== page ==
Financial Good News and Bad News That Is Basically the Same

I have been reading a lot of really books lately on the state of the American economy, families, political culture and the like. Many of these books (and I hope to do a review on one I just finished called Squeezed by Allison Quart) discuss the problems and solutions that face Americans with regard to the economy and getting ahead financially. A lot of what they say I wholeheartedly agree with. I make no bones about the fact that I believe the government should create a social safety net for its citizens. I believe we should have universal health coverage. I believe that we should make it mandatory that people save for retirement. I believe in programs like Social Security, Medicare, Medicaid. I think we should at the very least have tax credits dedicated to child care so that people don’t have to struggle in putting their child in day care. We should get rid of the War on Drugs. We should have massive criminal justice reform in the U.S. I believe that public schools, including universities, should receive a lot more money and I am happy to see my taxes go up in order to pay for it.

I believe all of this and more. However, until we have a more enlightened White House and/or Congress these programs will most likely not be created. For those seeking to save for retirement that creates both bad news and good news. In fact, the bad news and good news is the same.

What is that news?

The news is that saving for retirement is on you. It is going to be your responsibility to take concerted efforts in order to do so. Social Security is not going to cover your retirement costs. Heck I won’t even really get social security (I think I will get $300 a month). No one is coming to save us.

Planning for retirement is on us.

That is bad news because I think we should have greater social protections for people. No one should go broke because of medical costs. No one should have to worry about whether they can eat when they are in their 70s.

Considering that the majority of Americans have less than $25,000 saved for retirement this should scare a lot of people. That is certainly bad news.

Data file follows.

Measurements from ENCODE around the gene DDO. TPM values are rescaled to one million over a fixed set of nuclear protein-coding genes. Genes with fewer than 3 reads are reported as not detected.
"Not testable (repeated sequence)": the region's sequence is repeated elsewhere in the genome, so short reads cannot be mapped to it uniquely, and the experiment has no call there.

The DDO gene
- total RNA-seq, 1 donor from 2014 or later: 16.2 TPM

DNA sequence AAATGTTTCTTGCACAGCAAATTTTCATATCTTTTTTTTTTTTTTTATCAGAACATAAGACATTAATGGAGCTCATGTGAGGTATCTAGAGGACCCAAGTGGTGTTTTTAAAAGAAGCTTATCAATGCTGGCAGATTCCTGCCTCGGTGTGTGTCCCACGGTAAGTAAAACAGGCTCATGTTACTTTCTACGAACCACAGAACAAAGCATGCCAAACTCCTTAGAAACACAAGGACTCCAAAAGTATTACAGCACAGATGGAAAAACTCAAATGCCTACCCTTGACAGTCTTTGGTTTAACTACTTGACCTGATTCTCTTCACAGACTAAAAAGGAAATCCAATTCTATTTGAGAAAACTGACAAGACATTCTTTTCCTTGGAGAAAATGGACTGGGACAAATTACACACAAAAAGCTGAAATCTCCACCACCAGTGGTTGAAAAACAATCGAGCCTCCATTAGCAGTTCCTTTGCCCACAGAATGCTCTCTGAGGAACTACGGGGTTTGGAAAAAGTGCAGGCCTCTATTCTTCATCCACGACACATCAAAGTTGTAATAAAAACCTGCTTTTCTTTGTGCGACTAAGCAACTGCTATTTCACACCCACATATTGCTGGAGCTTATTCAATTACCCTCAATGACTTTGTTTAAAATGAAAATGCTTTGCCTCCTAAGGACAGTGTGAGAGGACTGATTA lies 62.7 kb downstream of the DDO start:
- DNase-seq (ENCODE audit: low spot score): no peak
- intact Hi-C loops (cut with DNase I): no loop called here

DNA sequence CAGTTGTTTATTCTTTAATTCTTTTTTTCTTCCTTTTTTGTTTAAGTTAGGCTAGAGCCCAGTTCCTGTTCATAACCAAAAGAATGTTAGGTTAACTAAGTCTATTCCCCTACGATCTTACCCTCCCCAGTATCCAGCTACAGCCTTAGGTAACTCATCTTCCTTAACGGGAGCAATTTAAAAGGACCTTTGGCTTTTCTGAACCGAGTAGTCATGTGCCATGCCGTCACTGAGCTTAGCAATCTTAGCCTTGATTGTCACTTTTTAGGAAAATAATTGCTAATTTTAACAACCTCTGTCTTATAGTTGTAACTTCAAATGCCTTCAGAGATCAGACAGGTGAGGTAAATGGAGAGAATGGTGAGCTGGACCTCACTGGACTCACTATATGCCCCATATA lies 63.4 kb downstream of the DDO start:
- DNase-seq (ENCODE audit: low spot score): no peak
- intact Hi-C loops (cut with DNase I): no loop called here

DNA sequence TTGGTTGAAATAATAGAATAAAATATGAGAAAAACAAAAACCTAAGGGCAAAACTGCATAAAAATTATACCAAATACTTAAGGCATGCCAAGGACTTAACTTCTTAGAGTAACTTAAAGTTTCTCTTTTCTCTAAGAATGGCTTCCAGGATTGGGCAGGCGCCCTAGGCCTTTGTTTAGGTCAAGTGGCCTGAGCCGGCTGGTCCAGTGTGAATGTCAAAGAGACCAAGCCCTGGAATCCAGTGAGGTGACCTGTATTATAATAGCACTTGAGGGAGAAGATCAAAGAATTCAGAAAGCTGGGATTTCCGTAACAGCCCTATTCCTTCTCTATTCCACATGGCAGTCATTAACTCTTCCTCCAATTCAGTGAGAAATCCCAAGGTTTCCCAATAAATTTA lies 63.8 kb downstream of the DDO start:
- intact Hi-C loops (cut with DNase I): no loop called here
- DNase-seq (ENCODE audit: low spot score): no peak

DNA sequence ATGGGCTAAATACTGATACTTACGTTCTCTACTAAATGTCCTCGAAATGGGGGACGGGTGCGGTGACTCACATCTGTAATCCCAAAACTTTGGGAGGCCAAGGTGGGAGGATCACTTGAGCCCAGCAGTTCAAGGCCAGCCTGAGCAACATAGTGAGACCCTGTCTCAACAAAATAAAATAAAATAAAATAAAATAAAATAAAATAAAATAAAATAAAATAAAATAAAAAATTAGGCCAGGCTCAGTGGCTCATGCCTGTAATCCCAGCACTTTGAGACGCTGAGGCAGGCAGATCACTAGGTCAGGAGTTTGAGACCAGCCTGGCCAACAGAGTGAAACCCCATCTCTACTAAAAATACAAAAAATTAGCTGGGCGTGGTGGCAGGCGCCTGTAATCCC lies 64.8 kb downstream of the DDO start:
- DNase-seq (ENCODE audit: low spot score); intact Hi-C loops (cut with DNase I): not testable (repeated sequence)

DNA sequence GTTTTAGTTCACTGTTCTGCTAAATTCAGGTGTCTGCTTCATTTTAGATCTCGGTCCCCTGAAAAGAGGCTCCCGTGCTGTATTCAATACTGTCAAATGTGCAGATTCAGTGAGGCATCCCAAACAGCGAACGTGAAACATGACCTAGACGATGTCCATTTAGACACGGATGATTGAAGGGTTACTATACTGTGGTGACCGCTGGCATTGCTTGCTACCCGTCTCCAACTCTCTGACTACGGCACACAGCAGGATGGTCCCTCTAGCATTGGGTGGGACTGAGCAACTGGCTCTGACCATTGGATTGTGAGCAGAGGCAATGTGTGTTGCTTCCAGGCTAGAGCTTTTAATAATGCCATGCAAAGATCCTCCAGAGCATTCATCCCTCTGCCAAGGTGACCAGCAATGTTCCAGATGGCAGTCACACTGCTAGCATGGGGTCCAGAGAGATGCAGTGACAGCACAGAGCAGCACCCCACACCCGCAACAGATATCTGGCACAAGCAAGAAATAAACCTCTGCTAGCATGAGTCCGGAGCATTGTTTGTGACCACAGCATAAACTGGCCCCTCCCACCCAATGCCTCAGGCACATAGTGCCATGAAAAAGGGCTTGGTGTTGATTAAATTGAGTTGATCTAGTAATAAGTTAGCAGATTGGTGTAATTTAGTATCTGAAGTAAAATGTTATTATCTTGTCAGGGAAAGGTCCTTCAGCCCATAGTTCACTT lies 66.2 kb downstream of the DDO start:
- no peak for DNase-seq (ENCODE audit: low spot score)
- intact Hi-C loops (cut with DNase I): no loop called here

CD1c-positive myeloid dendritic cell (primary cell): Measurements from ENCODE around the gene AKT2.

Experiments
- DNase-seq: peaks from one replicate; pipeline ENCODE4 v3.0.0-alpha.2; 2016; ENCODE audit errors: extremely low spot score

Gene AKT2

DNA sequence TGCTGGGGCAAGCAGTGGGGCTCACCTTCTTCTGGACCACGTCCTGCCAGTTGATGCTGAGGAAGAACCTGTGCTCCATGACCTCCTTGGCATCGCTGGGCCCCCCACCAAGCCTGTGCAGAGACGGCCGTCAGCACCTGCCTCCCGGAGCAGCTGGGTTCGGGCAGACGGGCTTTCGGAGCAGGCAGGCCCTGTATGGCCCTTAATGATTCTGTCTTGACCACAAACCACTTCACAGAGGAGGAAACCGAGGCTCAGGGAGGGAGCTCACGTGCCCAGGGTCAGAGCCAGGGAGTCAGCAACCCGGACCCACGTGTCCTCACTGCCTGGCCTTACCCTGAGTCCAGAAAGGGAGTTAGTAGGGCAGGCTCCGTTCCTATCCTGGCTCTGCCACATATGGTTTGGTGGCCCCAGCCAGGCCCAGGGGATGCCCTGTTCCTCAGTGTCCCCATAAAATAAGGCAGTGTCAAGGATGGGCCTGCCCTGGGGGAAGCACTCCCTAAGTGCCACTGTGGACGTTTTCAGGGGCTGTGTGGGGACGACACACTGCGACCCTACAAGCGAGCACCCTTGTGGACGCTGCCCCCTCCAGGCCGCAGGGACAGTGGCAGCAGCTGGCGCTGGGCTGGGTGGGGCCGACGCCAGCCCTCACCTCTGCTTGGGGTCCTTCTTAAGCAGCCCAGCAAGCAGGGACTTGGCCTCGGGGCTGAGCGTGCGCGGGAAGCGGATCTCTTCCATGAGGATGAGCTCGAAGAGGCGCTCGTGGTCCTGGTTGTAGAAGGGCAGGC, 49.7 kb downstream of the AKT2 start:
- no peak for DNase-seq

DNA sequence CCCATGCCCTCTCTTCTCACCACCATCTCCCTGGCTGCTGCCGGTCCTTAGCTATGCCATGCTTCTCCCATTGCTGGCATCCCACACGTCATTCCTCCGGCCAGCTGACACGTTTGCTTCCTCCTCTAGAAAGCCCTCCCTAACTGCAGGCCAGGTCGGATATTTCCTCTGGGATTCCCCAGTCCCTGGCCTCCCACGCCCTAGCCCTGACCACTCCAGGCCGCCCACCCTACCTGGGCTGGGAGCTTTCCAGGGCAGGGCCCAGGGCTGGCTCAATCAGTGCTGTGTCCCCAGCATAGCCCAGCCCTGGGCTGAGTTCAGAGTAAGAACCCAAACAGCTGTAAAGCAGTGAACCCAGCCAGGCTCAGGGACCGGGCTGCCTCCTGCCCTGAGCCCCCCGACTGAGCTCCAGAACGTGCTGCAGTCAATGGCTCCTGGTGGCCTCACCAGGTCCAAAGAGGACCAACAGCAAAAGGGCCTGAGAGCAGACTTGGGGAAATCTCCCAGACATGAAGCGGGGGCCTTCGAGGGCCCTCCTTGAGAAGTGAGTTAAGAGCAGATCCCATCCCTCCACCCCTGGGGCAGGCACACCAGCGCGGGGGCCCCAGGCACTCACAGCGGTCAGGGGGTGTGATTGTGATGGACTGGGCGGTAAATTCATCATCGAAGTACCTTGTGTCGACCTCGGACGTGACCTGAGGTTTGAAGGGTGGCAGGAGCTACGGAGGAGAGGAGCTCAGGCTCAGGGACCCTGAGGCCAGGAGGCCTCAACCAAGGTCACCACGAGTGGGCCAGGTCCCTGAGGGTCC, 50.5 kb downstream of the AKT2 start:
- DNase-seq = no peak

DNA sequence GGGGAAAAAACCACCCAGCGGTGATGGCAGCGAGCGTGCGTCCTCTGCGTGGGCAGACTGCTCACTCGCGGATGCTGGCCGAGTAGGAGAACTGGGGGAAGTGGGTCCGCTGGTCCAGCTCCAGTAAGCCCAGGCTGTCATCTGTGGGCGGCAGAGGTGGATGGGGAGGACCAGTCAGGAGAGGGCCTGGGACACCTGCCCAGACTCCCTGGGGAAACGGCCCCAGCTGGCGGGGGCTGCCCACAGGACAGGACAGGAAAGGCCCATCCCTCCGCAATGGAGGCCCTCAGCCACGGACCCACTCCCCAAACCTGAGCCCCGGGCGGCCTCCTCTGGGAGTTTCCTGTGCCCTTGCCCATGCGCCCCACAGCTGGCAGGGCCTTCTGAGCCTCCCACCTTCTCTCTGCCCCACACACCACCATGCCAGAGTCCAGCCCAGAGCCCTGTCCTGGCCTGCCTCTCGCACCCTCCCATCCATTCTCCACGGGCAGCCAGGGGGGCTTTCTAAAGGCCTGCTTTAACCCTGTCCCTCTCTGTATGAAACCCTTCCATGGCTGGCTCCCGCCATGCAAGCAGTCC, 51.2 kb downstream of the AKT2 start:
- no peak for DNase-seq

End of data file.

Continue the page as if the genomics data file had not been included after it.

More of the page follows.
However, I think you can also view this as good news. I wholeheartedly believe that we can make a difference in our own financial lives. I believe that part of it is like learning a new language. I believe that if we come to understand the benefits of saving and how you really don’t give up that much by saving a few percentage points of your income toward your larger retirement goals that you can have a nice nest egg when you do want to stop working.

I believe that since retirement is on us that we can try to leave a larger legacy for our children and grandchildren so they don’t have to have as many struggles (hopefully a lot of the policies mentioned above will be passed) as I/we have today.

There is power in being responsible for charting your financial destiny.

And I am fully aware that there are significant barriers for some people to being able to chart that destiny (e.g. poverty, racism, good paying jobs, etc).

I am not some Pollyanna who will sit here and say everything will be alright if you just save money for retirement. I am not going to sit here and argue that it will be some panacea to solve life’s problems. Most likely there will be significant gaps between rich and poor, between different classes. The exacerbation of income equality over the last 3 decades is, in my opinion, the greatest economic issue that the United States faces today.

That said. It is still good news that you can chart your own financial destiny. That retirement savings is on you. I do believe that it is a double-edged sword, but it can be used to your advantage. You can turn it and make it a positive.

Hopefully, someone reads this and comes to the decision that they need to start saving, even if it is just a small bit for retirement.

Hopefully, someone reads this and comes to the decision that they should learn what the difference between a stock and a bond is.

Hopefully, someone reads this and will maybe start their first budget.

Hopefully, someone reads this and has the attitude that it is NOT too late or too early to be saving for the long-term, primarily retirement.

In some respects, it really does come down to the biggest mistake people make with money and that is not paying attention. I really believe that starting to pay attention to your money by tracking your spending, opening up a bank account, opening up a retirement account (401k, 403b, IRA, whatever) is half the battle.

Taking that responsibility is a good thing.

What do you think?

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